Grading is a method by which one can describe the present condition of a coin in comparison to it’s condition at the moment of manufacture. From the moment coins are minted, coins get marks and blemishes from contact with other coins and from being in circulation. Grading gives collectors a common language by which they can describe their coins to others.
For many years coins were graded only with words and adjectives. For example, terms such as choice, superb, and gem were used to describe uncirculated coins; but it was difficult for a reader of a catalog to get a mental picture of what the coins really looked like. Even professionals were confused.
Today, numismatists and all of the third-party grading services in the United States use a 70 point numerical scale that was adapted from an old method of grading Large Cents. It’s called the Sheldon Scale after its originator, William Sheldon. This scale uses the first 59 numbers to deal with circulated coins and the last 11 numbers with uncirculated coins. Every number is not used.
In the circulated grades, one to ten points separate each grade. In the uncirculated grades every number represents a grade. Each of the following numbers corresponds to a word description:
The lowest grade is Poor-1 (PO1): A coin so worn coin that it is almost unidentifiable. It is not considered collectible except for extremely rare issues.
Fair-2 (FR2): Just slightly more detail than PO-1. Much of the lettering and detail will be worn away
About Good-3 (AG3): This coin is flat with little detail remaining and with the rims worn down into the lettering.
Good-4 (G4): A heavily worn coin with flat details but with intact rims.
Very Good-8 (VG8): A well-worn coin with the main features clear and bold.
Fine-12 (F12): This coin will have moderate to heavy even wear but will have bold design features
Very Fine-20 (VF20): You will find moderate wear on the high points of the design. All the major details are present.
Choice Very Fine-30 (VF30): This coin shows light even wear on the surface and on the highest parts of the design. All the lettering and features are sharp and clear.
Extremely Fine-40 (EF40): The coin’s design is lightly worn. Traces of luster may show.
Choice Extremely Fine-45 (EF45): The coin has wear on all the high points of the design but all the design elements are sharp. The coin must have some mint luster to qualify for this grade!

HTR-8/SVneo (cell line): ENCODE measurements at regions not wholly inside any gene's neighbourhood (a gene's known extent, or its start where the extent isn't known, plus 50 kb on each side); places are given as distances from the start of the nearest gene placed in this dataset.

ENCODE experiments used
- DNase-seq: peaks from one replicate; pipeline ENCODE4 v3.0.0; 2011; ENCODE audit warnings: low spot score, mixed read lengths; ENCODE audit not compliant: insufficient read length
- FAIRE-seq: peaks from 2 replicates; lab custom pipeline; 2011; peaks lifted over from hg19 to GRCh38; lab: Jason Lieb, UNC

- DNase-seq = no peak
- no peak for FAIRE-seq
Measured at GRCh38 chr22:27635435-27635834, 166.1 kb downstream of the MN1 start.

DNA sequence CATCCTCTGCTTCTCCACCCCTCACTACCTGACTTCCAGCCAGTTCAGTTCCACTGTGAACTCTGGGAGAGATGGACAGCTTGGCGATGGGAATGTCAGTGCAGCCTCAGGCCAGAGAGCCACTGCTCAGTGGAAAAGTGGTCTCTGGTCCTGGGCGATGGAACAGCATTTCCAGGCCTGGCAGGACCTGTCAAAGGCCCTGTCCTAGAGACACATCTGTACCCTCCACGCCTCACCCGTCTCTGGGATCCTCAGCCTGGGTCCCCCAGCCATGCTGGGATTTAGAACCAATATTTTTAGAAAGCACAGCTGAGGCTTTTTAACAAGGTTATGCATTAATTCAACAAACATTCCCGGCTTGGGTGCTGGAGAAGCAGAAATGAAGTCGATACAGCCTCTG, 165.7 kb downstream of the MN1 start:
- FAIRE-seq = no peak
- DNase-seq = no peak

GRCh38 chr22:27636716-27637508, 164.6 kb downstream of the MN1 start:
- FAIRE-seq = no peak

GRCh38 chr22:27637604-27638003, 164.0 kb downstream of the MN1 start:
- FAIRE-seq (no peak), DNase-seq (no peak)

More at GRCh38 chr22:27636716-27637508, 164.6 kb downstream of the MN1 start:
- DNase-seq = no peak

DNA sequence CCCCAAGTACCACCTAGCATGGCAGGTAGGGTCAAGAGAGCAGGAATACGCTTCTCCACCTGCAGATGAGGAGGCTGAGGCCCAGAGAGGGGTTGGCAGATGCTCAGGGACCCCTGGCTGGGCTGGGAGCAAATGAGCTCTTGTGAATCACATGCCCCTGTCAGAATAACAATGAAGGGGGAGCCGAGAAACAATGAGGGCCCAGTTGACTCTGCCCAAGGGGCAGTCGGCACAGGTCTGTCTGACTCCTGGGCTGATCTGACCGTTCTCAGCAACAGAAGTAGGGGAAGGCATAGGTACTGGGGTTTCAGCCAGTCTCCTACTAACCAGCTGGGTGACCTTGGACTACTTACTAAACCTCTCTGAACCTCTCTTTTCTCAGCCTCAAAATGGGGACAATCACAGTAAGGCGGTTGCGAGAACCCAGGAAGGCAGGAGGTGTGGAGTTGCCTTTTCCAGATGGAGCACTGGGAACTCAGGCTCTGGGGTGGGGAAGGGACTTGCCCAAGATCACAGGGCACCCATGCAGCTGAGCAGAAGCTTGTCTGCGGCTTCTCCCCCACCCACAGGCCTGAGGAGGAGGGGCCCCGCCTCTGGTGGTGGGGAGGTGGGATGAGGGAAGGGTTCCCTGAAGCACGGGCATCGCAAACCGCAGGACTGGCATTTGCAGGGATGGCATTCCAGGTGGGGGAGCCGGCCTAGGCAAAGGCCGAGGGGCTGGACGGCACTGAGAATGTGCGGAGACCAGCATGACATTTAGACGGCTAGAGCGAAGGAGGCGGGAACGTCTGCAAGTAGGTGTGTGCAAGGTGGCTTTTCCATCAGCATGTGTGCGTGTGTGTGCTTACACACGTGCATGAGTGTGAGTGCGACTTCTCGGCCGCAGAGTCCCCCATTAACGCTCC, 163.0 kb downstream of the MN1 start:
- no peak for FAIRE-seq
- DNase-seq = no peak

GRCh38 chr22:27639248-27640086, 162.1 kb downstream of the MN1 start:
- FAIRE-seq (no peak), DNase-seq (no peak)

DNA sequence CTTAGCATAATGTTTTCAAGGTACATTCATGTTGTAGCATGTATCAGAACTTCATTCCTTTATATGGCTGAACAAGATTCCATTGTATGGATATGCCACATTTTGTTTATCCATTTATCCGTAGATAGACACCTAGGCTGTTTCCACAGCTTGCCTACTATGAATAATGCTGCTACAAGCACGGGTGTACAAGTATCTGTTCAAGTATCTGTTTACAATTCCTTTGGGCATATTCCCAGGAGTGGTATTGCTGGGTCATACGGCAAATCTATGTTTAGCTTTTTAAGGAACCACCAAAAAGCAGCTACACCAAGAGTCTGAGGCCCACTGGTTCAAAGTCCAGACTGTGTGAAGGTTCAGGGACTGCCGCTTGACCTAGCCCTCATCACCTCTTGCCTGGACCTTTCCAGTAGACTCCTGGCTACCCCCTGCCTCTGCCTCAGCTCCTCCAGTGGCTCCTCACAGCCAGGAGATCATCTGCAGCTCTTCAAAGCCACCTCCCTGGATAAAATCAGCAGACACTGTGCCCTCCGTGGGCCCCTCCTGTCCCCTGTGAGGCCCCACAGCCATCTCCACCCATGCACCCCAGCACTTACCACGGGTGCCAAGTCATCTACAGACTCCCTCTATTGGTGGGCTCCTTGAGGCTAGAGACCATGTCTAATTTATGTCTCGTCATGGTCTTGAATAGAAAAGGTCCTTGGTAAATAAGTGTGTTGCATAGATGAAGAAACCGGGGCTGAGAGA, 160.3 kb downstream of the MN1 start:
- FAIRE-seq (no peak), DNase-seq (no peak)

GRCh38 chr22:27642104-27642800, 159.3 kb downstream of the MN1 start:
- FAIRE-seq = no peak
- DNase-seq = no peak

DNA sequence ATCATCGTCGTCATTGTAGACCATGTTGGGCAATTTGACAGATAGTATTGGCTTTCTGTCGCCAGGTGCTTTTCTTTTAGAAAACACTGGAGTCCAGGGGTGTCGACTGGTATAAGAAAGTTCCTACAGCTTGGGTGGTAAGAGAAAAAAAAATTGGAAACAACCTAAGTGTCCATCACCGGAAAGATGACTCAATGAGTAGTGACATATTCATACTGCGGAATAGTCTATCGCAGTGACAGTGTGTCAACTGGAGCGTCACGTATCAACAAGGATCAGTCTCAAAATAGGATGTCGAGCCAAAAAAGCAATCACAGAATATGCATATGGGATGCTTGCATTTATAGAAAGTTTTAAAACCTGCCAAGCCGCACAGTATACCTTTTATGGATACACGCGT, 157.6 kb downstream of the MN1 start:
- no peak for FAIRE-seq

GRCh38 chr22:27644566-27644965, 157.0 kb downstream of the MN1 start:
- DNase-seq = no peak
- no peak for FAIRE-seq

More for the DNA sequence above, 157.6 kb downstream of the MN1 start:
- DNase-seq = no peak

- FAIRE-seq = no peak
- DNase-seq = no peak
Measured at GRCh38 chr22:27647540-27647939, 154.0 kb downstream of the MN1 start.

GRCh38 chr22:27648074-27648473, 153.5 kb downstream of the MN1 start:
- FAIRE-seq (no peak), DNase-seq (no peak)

About Uncirculated 50 (AU50): The coin will have traces of wear on most of the high points but it must have at least half the original mint luster.
Choice About Uncirculated 55 (AU55): Only the smallest amount of wear will be found on only the highest points of the design. Most of the mint luster must be evident.
Very Choice About Uncirculated 58 (AU58): A coin that is very close to being uncirculated with just a trace of wear on the highest points.
In the Uncirculated grades the numbers are preceded with the designation MS for Mint State. The grades used are MS60 through MS70 with MS60 representing a coin that is uncirculated but may have heavy marks and dull luster.
An MS65 coin will have few marks and none of them can be distracting. An MS65 coin will be very pleasing to look at and an MS66 coin will be somewhat nicer. At the top of the scale would be MS70, which would represent an outstanding looking coin with absolutely no marks. This perfect grade is almost never used. Coins that fall into the near-perfect category are given the grades MS67, MS68 or MS69.
Today there are four leading coin grading services in the U.S. that authenticate, grade and encapsulate coins in tamper-proof hard plastic holders. They include the Professional Coin Grading Service (PCGS), Numismatic Guaranty Corporation (NGC), ANACS and the Independent Coin Grading Company (ICG). While there are subtle differences in the standards applied by each of these grading services, it is strongly recommended that most higher value and rare date coins should be submitted to one of these companies for evaluation and certification.
Also see: Why is there a difference between grading services?
Learn more about Coin Grading. Get The Official American Numismatic Association Grading Standards for United States Coins